Classifieds Advertise Archive Subscriptions Family Announcements Photos Digital Editions/Apps
Connect with us

A Different View

Aircraft reclining seats can send you into orbit

Published

on

WGC Bridgestone Champion Shane Lowry with Joe Quinn and TG4's Aine Lally last week, during the golfer’s personal appearance at McGettigan’s Galway for an exclusive Q&A session for invited guests. The Offaly native is a brand ambassador for McGettigan’s.

A Different View with Dave O’Connell

There are many reasons to love Michael O’Leary – the main one is that, without him, we’d still be paying a small mortgage to Aer Lingus to fly us to London and back.

But equally laudable is his apparent disdain for reclining seats on his aircraft.

Now his motivation might be to make more money by having more seats – but either way, the end result that a flight where the person in front of you doesn’t come dangerously close to sitting on your lap is always a more enjoyable experience.

Quite frankly all airline seats should be as inflexible as a Troika delegation looking at Ireland’s bank debt – there should be more movement in fox after taxidermy and more give in the DUP on the question of a United Ireland.

Ryanair’s reasoning for banning the recliners was that the airline estimated that it had to replace around 40 reclining seats on each of its planes each year due to breakage.

In other words, some jack ass who thinks he should be able to turn his seat into a bed irrespective of the intrusion into the space of the poor unfortunate behind him.

I had full interaction with one of these jokers, returning from our summer holiday. Clearly he’d abandoned all sleep during his week away because no sooner had he arrived in his seat than he opted for horizontal approach to flying, donning eye shades and ear plugs for good measure.

That necessitated a gentle shove from the air hostess to get him into the upright position, at least until the plane was off the ground and she had gone through the complex rigmarole of showing us how to fasten a seat belt.

But five minutes later he was flat out again and I was soon experiencing the joys of not having to lift my hand to drink my coffee – because it was effectively locked into positive within inches of my face.

Even the not-so-gentle digging of knees into his back failed to bother our sleeping friend, so in the end it was easier to give up and trying and sit at a slant which might otherwise have suggested I’d been the victim of a serious accident.

And the truth is that despite the fact I never put my own seat back in deference to whoever is sitting behind me, the person in front pushes back on every single flight.

Worse still is the odd occasion when you arrive to a half-empty plane – now brimming with confidence that you’ll have you own space – when someone jumps into the empty seats in front of you…..and puts all three seat backs in full reclining position!

The fact that there’s actually no benefit in this seems lost on them; it’s just like another expansion of your kingdom in the clouds, like taking free sweets just because you can.

The downside is that the other person can no longer open a laptop, read a newspaper, balance their food tray or avoid deep vein thrombosis by stretching their legs.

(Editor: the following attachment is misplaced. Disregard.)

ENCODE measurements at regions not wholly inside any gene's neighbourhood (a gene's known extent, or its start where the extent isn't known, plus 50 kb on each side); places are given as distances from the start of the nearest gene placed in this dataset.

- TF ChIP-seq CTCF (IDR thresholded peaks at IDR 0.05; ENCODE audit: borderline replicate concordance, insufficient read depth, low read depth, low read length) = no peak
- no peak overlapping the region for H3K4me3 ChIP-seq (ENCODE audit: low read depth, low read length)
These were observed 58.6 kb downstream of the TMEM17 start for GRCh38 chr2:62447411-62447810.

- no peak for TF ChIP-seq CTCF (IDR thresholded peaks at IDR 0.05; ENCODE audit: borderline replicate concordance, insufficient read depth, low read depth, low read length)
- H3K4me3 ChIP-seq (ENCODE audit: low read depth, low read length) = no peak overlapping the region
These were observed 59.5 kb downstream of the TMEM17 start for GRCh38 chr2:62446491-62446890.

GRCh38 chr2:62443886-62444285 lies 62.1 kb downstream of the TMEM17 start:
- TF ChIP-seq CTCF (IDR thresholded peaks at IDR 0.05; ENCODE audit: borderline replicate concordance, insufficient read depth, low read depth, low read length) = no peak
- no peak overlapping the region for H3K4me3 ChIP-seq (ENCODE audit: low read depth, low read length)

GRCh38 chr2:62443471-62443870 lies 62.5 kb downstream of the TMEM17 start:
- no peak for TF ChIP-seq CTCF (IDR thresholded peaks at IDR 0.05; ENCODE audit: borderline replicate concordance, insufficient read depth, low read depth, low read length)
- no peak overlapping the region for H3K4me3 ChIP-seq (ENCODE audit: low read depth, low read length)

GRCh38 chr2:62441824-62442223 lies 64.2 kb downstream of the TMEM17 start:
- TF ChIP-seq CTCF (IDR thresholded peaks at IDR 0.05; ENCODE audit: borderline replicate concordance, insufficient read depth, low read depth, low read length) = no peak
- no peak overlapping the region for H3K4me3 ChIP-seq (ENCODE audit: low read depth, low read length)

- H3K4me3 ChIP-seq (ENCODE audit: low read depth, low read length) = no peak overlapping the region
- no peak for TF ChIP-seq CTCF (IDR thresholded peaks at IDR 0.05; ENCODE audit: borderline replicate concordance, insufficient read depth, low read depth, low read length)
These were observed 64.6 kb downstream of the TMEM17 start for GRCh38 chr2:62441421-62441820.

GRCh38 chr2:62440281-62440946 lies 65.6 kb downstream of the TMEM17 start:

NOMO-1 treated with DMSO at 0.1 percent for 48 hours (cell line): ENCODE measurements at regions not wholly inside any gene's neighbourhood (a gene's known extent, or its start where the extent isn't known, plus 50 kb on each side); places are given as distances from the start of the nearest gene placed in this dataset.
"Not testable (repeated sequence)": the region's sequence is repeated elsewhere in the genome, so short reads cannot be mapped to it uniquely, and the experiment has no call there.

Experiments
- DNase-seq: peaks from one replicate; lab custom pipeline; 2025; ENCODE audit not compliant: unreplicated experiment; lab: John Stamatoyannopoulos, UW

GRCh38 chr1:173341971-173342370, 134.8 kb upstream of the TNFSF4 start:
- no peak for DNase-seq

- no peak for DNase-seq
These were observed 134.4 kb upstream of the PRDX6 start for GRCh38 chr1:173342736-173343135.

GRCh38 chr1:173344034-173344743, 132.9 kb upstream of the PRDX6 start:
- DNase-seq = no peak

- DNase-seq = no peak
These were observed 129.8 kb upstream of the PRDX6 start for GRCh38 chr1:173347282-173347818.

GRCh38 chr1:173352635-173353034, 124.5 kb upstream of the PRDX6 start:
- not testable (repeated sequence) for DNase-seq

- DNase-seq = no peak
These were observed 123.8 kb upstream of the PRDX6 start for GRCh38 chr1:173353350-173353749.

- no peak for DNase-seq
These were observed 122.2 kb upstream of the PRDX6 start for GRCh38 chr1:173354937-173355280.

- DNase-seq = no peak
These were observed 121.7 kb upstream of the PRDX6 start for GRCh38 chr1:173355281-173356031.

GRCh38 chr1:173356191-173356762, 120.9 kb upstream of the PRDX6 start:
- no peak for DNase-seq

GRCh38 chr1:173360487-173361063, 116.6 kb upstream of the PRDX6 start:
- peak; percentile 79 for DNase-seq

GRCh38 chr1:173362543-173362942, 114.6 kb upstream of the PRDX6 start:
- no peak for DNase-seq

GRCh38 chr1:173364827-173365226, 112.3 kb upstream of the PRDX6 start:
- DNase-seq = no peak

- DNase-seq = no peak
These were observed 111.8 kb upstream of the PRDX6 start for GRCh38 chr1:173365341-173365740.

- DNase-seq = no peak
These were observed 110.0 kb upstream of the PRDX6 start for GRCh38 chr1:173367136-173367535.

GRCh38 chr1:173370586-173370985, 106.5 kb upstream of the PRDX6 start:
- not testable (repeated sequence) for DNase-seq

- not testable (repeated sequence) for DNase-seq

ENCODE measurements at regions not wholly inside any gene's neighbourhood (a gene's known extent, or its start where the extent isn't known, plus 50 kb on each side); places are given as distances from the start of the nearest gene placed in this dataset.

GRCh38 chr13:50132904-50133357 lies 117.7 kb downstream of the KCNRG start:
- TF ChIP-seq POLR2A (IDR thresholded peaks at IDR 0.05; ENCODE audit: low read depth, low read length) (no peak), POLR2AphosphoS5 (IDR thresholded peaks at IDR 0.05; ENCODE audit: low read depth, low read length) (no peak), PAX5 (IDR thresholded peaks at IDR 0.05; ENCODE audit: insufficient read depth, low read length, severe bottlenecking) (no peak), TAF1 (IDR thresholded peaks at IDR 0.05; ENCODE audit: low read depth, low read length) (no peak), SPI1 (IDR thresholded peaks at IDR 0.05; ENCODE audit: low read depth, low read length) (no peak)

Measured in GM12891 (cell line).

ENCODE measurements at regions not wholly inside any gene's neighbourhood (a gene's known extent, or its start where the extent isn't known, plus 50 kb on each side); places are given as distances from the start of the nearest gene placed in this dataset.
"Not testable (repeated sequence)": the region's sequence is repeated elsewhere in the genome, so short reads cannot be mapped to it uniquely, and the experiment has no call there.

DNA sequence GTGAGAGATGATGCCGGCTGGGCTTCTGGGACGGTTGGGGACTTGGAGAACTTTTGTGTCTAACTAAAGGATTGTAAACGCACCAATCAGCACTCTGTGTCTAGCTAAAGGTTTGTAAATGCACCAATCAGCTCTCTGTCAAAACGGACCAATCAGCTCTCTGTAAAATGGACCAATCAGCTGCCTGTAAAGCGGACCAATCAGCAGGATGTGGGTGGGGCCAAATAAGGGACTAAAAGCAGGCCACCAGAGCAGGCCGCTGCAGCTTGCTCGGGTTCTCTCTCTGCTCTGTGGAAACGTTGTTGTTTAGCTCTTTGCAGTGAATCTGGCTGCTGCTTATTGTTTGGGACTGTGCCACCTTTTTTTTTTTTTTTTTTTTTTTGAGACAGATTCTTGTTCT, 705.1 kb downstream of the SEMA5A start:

For  more, read this week’s Connacht Tribune.

 

Connacht Tribune

Knowing where you come from helps with where you’re going to

Published

on

Dave O'Connell
Dave O'Connell

A Different View with Dave O’Connell

Every clan should have a clansman like Joe Mannion in their midst – because if a family tree is made up of many branches, it’s going nowhere without someone to feed it at the roots.

To describe Dr Joe – and that is to accord him his proper title – as passionate about the Mannion Clan is like saying the Pope doesn’t mind Mass; he lives and breathes the history of his family through the centuries; he revels in reuniting distant cousins, and he is fanatical in telling the story of a clan that is firmly embedded in the heart of East Galway for well over half a millennium.

Last weekend Mannions from the United States, England, Scotland and all over Ireland gathered in their ancestral village of Menlough to meet; to learn more of their roots; and to visit the many sites around Menlough, Moylough, Abbeyknockmoy and surrounds that bear witness to their integral place in the history of Galway.

They were in their dozens rather than their hundreds – although the launch of the Mannion Clan a few years back did pack the Community Centre to the rafters – but their sense of pride and their delight in being among their own was more uplifting than if they had filled Croke Park.

And that was all down to Dr Joe, whose passion for his subject knows no bounds. The son of Mannions on both sides, he’s in every sense a thoroughbred whose love of history and pride in his family meant that the Mannion story was the obvious theme for his own PhD.

For more, read this week’s Connacht Tribune.

Connacht Tribune Digital Edition App

Download the Connacht Tribune Digital Edition App to access to Galway’s best-selling newspaper.

Click HERE to download it for iPhone and iPad from Apple’s App Store, or HERE to get the Android Version from Google Play.

Or purchase the Digital Edition for PC, Mac or Laptop from Pagesuite  HERE.

Get the Connacht Tribune Live app